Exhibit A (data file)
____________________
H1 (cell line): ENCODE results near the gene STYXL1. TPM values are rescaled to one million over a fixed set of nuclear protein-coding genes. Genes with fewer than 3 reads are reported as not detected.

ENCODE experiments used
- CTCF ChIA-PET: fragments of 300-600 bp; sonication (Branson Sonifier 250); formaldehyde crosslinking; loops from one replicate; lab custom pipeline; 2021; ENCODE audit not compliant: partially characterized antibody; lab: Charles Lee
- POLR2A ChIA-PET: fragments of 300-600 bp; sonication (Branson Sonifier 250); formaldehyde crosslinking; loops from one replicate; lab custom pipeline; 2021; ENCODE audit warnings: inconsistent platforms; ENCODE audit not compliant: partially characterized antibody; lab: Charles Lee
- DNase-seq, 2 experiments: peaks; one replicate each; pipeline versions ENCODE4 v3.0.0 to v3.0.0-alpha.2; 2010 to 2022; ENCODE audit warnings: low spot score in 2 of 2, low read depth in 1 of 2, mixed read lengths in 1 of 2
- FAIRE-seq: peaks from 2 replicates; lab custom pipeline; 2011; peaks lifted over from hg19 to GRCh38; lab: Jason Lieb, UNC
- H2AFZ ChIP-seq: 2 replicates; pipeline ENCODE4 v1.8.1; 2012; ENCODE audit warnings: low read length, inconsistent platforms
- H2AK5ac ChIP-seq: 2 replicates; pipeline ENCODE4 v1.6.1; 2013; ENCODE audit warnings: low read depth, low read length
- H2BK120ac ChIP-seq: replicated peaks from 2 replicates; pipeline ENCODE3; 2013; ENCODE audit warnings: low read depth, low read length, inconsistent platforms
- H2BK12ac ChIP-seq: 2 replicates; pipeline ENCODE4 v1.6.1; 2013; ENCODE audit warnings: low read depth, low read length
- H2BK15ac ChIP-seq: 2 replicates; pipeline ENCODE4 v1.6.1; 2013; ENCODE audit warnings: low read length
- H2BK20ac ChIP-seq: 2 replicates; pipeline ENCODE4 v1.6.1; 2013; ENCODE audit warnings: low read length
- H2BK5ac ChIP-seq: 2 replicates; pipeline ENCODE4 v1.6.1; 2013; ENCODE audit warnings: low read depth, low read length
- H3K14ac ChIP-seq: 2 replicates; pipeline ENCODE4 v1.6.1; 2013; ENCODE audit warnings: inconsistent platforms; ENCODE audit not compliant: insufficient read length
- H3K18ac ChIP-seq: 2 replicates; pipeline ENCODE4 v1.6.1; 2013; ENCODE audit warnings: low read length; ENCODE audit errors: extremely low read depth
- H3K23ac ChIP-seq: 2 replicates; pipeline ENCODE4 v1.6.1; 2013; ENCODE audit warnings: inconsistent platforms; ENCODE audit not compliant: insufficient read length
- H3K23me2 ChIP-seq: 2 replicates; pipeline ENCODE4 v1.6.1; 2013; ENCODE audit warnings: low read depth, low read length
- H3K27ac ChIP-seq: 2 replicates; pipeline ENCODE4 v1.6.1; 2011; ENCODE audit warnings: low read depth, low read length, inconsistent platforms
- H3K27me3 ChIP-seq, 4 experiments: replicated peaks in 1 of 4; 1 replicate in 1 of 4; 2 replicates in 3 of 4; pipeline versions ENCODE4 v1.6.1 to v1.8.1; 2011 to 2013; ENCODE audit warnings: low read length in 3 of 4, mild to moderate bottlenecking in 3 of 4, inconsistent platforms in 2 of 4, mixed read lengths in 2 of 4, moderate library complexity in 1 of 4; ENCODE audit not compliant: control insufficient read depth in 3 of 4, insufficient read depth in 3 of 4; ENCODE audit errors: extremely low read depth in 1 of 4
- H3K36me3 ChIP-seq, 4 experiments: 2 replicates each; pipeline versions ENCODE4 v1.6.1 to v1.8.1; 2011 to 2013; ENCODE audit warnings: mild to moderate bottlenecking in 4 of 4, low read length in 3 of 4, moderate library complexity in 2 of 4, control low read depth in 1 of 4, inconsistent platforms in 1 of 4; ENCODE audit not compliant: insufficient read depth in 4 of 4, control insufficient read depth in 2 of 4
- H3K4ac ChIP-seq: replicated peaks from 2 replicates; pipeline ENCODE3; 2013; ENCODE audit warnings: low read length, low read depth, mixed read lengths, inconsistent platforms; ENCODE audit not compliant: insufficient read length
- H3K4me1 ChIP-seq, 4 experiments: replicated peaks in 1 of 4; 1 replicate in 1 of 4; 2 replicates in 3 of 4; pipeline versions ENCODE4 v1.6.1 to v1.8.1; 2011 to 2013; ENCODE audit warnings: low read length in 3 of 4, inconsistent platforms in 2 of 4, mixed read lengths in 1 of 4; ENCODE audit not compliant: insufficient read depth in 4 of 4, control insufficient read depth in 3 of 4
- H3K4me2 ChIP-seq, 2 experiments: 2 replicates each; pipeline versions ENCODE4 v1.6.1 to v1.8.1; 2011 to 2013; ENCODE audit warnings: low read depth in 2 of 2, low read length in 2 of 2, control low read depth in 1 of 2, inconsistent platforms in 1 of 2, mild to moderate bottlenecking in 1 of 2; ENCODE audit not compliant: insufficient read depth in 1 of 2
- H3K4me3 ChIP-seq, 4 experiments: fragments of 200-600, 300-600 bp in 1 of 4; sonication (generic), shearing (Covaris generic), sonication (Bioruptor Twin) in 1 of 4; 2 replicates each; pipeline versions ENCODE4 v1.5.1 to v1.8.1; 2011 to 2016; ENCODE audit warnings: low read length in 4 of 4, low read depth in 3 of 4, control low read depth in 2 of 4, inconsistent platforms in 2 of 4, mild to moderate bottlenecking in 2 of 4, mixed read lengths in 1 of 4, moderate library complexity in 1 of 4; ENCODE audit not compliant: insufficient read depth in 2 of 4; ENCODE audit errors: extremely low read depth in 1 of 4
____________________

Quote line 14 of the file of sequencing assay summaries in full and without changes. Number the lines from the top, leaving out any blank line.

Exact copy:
- H3K14ac ChIP-seq: 2 replicates; pipeline ENCODE4 v1.6.1; 2013; ENCODE audit warnings: inconsistent platforms; ENCODE audit not compliant: insufficient read length